Written by: By Narsimha Rao Mannepalli, Executive Vice President, Head – Cloud Infrastructure and Security
Solutions and Head – Infosys Validation Solutions, Infosys
Globally, enterprises have been forging forward in digital transformation for a while now. The COVID-19 pandemic accelerated this march as organizations scurried to embrace the new normalwhile ensuring business continuity. Cloud is at the forefront of this generational shift and a foundational pillar in the digital transformation of any business. The cloud journey is not merely about moving “to the cloud” but about transforming “with the cloud” to achieve improved agility, efficiency and harness the full potential of the cloud technology landscape.
The pivot to cloud-powered transformation needs to focus on investing and deploying the right mix of talent, ensuring regulatory and security compliance, ensuring business resiliency, and speed to market. And this requires a streamlined effort from cloud builders relying on curated and shared knowledge, proven solutions and best practices, the ability to rapidly experiment, innovate, and scale.
This is where a connected cloud community comes in.
A cloud community has practitioners with a collective base of knowledge in the domain pursuing common objectives. These communities often start organically, but organizations can work to create, manage, and nurture them.
A vibrant community of business and technology innovators offers cloud builders the right set of tools, platforms, and solutions to help enterprises drive innovation at scale. These communities include start-ups, system integrators, service providers, academia, gig workers, and citizen cloud developers and work from the grassroots level upwards across industries, organizations, functions, and technologies to develop reusable cloud assets. These cloud assets can be harnessed to power the cloud migration of enterprises and enable their digital transformation.
Traditionally, organizations created enablement teams and centres of excellence to band together experts drawn from different roles within the organization and transform individual expert knowledge into organizational knowledge.
Etienne Wenger, an educational theorist, and Jean Lave, a social anthropologist, conducted a seminal study in 1991 about ‘Communities of Practice’ which they defined as “groups of people informally bound together by shared expertise and passion for a joint enterprise.”
All organizations need a comprehensive skills development program. Apart from the standard training and enablement programs, communities of practice of like-minded professionals can be embraced as part of a larger plan to create a culture of continuous learning.
Infosys has also built a cloud community – the Infosys Cobalt Cloud Community – comprising of proficient business and technology practitioners. The community is scaling up internally within Infosys and with academia, but it will gradually be extended outside of the company to include a larger ecosystem of clients and partners.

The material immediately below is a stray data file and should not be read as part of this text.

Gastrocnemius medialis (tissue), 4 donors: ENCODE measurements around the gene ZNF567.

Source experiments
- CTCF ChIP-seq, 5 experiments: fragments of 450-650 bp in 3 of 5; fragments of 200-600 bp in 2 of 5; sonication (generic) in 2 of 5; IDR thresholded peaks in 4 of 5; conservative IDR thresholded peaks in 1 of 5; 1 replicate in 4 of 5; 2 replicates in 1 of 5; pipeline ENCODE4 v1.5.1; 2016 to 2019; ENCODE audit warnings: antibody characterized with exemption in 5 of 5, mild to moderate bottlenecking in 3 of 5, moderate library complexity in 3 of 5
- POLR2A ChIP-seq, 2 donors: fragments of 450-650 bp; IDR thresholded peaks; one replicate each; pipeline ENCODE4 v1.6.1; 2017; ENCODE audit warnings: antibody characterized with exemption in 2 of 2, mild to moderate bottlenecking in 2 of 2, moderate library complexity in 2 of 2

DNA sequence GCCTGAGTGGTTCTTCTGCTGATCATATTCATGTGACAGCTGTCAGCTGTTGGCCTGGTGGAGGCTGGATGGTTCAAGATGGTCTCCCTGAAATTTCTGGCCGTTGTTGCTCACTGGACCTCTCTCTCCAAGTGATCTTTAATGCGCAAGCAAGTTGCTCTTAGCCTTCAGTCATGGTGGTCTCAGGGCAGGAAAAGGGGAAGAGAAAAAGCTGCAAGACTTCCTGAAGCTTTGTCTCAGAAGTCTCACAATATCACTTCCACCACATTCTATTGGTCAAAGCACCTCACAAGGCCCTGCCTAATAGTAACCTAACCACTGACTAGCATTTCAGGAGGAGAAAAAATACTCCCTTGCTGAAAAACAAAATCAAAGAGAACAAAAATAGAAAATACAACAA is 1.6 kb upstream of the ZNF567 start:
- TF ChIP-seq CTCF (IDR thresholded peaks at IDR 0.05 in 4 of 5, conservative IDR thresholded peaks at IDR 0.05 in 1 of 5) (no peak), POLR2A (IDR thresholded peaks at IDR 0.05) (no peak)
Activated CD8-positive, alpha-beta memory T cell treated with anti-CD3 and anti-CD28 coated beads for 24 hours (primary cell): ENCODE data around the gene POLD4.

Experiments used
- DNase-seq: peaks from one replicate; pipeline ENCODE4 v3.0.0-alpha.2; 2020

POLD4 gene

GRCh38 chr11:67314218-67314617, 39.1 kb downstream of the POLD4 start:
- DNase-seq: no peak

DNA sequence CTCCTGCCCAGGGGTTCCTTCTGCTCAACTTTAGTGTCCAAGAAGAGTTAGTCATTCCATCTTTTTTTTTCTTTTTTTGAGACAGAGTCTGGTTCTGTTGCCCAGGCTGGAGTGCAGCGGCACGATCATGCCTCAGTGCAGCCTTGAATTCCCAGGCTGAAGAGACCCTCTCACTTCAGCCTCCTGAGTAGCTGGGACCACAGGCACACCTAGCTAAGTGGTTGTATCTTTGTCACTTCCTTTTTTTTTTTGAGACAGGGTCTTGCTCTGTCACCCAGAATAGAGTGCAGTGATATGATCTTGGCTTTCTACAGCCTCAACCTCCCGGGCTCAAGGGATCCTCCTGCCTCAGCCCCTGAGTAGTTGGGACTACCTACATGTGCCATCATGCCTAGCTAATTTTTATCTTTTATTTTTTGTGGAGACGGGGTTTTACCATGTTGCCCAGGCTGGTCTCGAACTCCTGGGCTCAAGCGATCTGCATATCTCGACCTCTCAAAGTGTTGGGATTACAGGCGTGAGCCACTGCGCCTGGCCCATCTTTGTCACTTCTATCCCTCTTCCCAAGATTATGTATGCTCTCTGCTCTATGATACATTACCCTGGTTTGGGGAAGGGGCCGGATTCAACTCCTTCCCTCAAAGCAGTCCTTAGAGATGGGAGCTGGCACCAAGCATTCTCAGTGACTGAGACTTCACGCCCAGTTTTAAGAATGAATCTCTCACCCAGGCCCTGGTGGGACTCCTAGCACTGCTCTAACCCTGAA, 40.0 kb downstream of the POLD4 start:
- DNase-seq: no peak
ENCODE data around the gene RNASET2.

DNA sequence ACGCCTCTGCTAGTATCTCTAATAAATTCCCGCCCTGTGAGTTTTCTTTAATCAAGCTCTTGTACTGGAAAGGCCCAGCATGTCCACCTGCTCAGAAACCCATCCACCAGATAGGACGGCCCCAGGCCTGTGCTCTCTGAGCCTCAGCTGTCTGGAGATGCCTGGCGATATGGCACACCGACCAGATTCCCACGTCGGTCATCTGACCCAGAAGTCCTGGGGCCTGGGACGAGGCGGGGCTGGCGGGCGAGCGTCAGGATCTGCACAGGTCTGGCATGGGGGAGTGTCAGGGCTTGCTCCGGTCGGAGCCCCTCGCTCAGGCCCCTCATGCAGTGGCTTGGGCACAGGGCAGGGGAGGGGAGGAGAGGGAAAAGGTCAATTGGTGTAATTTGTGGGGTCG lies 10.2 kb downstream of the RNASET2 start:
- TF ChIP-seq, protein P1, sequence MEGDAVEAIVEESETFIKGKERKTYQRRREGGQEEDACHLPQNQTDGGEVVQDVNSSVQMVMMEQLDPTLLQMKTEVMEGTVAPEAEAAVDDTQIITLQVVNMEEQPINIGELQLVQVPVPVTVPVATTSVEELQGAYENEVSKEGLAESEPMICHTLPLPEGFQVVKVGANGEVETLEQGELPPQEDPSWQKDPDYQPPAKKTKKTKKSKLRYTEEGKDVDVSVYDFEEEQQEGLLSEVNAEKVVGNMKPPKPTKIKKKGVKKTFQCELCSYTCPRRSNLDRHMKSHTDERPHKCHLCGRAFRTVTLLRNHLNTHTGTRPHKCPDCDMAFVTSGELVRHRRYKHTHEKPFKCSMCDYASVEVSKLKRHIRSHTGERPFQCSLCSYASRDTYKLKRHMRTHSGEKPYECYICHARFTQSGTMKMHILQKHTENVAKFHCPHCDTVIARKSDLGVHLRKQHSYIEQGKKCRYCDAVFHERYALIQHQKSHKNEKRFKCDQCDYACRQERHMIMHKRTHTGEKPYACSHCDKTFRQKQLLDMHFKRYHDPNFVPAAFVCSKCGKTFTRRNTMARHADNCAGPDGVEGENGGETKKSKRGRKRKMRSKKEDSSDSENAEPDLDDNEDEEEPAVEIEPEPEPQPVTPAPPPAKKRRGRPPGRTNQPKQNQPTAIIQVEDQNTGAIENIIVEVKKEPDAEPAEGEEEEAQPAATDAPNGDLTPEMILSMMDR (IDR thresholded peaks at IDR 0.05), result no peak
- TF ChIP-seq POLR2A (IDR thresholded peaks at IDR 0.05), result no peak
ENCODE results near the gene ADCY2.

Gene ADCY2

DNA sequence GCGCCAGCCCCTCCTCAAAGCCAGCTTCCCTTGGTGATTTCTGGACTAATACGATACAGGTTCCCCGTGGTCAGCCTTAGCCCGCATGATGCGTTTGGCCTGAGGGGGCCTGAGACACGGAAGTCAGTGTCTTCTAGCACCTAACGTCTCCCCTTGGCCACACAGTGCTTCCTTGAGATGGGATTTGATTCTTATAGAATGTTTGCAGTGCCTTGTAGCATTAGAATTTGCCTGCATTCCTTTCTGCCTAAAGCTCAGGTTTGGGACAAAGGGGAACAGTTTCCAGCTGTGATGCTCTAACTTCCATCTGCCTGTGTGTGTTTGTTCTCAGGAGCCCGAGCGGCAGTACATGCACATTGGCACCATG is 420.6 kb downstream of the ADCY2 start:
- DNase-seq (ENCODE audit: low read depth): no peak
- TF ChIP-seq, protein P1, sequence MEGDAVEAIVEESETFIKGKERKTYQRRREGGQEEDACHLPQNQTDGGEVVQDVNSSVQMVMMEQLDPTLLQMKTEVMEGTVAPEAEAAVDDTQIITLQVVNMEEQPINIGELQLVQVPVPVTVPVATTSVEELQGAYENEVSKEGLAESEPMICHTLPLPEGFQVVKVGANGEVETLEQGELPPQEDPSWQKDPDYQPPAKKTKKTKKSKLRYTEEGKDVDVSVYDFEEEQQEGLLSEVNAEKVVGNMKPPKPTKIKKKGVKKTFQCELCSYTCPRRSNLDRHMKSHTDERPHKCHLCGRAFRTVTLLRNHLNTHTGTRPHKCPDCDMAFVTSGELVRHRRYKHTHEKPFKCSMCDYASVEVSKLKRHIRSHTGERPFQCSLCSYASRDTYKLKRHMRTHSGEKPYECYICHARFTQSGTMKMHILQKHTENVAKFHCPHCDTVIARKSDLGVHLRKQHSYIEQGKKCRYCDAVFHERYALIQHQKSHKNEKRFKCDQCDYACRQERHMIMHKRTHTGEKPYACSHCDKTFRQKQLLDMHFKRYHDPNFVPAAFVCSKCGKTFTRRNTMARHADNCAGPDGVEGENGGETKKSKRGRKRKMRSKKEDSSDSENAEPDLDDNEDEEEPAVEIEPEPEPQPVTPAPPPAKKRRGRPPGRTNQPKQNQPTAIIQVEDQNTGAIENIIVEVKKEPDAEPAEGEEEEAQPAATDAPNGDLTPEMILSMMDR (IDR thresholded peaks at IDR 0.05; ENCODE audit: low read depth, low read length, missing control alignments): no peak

Benefits of a cloud community
From the early days of internet bulletin boards to technology-specific online forums or user groups to StackOverflow or GitHub, technology professionals are not alien to the concept of communities, collaborative development as well as the good karma associated with learning and knowledge sharing. A cloud community, therefore, is a natural fit for the demographic.
A cloud community can help build and offer an ever-growing catalog of blueprints and cloud assets. These could include business assets that focus on industry verticals and horizontal business capabilities, engineering assets such as frameworks and models which can be utilized to create higher-level solutions, knowledge assets that can be utilized for project implementation, for instance, reference architectures, and learning assets, example, methodologies and best practices.
A cloud community can be an integral part of an organization’s holistic approach towards skill development. Rather than replacing other means of learning, communities supplement and enhance them and help foster peer mentoring, knowledge sharing, and innovative problem solving.
These communities also serve as a marketplace where these assets are curated, finetuned, and continuously made available for use by enterprises. Businesses can also draw from the experience and expertise of other ecosystem players in specific domains to solve diverse challenges.
A cloud community brings tech innovators and business innovators on one platform enabling them to spot trends and roll out solutions to stay ahead in the game. As organizations create bespoke solutions for their customers, they can also engage with the community to take advantage of the collective infrastructure to research while also building a repository of digital solutions to solve everyday business challenges.
Once established, communities must be nurtured and built into the digital transformation journey of organizations. There is a need to identify skills gaps and develop a comprehensive skills enablement program to build enterprise-wide cloud fluency. These communities should also have the support of the executive leadership and be driven by a strategic framework aligned with all stakeholders.
The cloud communities are a part of a multi-pronged approach towards skill development, knowledge sharing, and strategic innovation. They essentially help in democratizing the ecosystem by bringing together relevant entities for cloud migrations, building reusable assets to solve enterprise challenges, and innovating to help businesses achieve apposite efficiencies.